Jason Sherlock believes Mayo may benefit from not being crowded out
‘I think Mayo have probably embraced emotion but they’ve also I think suffered sometimes’
Jason Sherlock at the launch of the Electric Ireland GAA Minor Championships. Photograph: Dan Sheridan/Inpho
With further restrictions around Covid-19 being implemented in the North and seemingly South of the border too it’s virtually certain the entire 2020 championship will be played out without any spectators.
Former Dublin football coach and All-Ireland winner Jason Sherlock says this may well impact on different teams in different ways, but reckons Mayo may actually benefit from escaping the extra pressure or expectation that sometimes comes with having home supporters out in abundance.
“There are other teams that kind of you’d feel they could be playing anywhere and it doesn’t impact them,” says Sherlock. “Off the top of my head, the one I’d be interested in is Mayo.
“I think Mayo have probably embraced emotion but they’ve also I think suffered sometimes with the emotion of crowds and situations in games, so it will be interesting to see what impact it has on all teams.”
For most teams, including Dublin, Sherlock believes the lack of spectators won’t make any difference to their championship challenge.
“I heard David Clifford talking about playing schools matches in Croke Park, so he’s used to playing there with nobody there. So it’s going to be new for everyone and every year, every championship, every match, it’s about adapting to the scenario, to the situation, and I’ve no doubt Dublin will prepare as well as they can.
“But I think they are going to impact on everyone. And I think as a fan, as I am, I’d be interested to see what teams embrace the challenges and the ones that are obviously challenged by it.
“If I was involved and looking towards league games and then the championship, there is an additional layer of protocols that Covid has brought in and that is going to be a challenge for every team, and from a logistics point of view. Then going into environments without fans, that will be interesting because there are teams and systems that lend themselves to having a crowd behind them and support there.”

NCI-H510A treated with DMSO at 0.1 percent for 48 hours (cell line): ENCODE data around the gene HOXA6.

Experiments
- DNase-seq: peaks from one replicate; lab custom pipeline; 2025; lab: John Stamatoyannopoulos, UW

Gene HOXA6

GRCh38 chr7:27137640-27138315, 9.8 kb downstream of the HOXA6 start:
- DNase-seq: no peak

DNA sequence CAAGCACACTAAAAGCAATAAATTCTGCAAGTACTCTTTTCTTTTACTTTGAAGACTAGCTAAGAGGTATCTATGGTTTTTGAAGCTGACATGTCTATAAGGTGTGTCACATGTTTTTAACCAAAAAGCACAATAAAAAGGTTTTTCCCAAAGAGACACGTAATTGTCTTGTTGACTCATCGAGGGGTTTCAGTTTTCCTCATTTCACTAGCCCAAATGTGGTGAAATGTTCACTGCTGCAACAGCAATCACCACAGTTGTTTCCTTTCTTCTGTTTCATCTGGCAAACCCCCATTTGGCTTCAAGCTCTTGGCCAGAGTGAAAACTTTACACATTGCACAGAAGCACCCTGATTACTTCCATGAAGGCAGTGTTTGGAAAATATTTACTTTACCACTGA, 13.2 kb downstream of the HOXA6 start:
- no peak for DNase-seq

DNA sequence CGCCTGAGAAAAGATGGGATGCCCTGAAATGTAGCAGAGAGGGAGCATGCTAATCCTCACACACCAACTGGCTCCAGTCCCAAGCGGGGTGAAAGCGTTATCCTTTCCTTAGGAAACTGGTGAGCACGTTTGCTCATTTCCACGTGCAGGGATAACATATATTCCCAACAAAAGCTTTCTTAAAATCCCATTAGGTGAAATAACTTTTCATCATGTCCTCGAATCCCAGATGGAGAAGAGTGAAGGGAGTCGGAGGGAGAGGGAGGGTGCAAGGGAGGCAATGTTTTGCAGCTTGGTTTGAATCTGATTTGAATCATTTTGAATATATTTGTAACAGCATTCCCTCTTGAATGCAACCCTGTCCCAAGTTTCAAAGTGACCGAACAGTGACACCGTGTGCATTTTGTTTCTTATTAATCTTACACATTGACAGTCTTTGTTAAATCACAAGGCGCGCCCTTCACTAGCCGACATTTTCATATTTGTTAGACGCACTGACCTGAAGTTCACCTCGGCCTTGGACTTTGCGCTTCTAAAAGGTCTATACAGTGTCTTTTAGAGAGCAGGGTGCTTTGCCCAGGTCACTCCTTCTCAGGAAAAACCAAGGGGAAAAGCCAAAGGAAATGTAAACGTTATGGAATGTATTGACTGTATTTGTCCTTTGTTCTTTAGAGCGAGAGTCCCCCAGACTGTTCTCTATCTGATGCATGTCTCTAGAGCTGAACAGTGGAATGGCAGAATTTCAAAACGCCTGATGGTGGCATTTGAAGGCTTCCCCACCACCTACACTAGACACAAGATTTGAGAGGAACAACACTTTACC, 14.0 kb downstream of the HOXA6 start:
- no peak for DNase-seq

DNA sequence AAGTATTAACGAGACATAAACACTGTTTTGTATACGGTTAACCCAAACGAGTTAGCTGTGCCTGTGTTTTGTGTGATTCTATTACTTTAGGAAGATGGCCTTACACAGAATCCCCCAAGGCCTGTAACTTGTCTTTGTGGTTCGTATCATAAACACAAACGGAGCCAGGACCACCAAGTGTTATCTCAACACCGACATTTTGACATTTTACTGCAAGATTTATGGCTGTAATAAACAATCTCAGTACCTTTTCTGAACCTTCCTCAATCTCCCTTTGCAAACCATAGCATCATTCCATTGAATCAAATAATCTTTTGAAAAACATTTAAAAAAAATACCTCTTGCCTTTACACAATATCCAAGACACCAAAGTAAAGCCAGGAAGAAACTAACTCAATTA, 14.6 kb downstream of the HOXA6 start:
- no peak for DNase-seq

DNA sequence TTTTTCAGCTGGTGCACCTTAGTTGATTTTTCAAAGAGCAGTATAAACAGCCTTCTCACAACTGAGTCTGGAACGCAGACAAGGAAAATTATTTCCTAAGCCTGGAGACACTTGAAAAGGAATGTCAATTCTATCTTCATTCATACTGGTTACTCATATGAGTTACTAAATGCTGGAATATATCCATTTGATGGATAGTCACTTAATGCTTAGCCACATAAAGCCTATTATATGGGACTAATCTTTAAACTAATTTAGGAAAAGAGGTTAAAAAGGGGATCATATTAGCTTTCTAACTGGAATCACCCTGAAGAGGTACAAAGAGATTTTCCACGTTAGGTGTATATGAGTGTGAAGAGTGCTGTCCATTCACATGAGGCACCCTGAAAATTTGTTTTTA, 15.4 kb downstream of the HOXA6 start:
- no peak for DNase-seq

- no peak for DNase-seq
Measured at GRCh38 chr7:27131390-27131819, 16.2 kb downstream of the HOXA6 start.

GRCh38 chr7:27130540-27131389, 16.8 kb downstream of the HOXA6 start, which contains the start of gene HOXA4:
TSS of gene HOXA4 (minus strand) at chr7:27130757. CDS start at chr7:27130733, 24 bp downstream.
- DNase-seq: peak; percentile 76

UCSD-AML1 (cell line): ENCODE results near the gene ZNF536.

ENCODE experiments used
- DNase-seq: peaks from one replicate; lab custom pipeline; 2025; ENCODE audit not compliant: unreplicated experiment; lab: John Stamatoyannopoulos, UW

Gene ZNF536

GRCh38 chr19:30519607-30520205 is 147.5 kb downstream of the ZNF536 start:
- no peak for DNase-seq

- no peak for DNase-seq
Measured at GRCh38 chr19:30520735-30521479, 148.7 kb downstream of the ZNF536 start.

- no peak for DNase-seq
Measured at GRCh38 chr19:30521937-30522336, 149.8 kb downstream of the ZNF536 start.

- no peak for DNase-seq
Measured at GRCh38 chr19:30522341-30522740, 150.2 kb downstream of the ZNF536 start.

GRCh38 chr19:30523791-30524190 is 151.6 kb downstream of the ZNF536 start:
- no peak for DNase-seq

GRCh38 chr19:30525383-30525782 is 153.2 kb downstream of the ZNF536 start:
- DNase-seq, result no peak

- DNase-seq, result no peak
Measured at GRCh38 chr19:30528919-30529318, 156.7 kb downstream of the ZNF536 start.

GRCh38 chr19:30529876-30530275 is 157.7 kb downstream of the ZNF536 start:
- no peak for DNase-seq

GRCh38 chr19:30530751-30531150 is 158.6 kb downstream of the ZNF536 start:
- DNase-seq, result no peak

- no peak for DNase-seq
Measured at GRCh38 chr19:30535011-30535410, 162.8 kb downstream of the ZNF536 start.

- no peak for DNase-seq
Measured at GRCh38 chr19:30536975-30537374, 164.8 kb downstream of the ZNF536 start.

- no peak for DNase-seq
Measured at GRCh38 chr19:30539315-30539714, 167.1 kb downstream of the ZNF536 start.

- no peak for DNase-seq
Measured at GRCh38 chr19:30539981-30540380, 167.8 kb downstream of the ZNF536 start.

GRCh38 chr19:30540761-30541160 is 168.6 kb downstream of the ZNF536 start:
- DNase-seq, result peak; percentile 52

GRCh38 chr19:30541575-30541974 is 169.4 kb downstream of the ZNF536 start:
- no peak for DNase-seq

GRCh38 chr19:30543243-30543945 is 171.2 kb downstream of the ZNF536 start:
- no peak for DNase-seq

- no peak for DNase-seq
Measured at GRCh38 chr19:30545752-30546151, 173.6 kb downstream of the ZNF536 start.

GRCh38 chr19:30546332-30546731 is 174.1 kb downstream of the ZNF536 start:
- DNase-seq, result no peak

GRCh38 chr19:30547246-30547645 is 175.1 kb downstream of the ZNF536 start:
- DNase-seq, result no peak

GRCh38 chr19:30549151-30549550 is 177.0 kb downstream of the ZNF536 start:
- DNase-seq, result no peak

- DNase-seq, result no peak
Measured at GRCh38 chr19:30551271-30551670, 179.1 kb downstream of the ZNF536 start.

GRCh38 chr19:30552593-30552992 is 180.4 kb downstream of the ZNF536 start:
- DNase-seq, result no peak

There will be a few things different about Dublin’s challenge, however: Sherlock served as football coach for their five-in-a-row under previous manager Jim Gavin, and the retirements or unavailability of players like Diarmuid Connolly, Bernard Brogan, Jack McCaffrey and Darren Daly.
Speaking at the launch of the 2020 Electric Ireland GAA minor championships, Sherlock also believes that Dublin manager Dessie Farrell has been left in something of a void since the league was postponed over seven months ago.
“I think, from the management’s perspective, you could look at it in two ways. From a positive, it has kind of made a complete distinction between last year and this year with the longer break than normal. I suppose the downfall for that is I’m sure Dessie has struggled to kind of get a look at players and kind of bring his own thoughts and ideas to the set-up as quickly as he could. So I’d imagine that is the potential challenge for Dublin, and every team going into the championship.
“I suppose that’s the hardest part, when you don’t have that contact time to see those guys and see how they are progressing. So yeah that void is still there and it has probably been a bit false this year, because there has been no football so it will be interesting if and when we get championship football, it will be interesting to be looking in rather than being involved as I have been for the last few years.”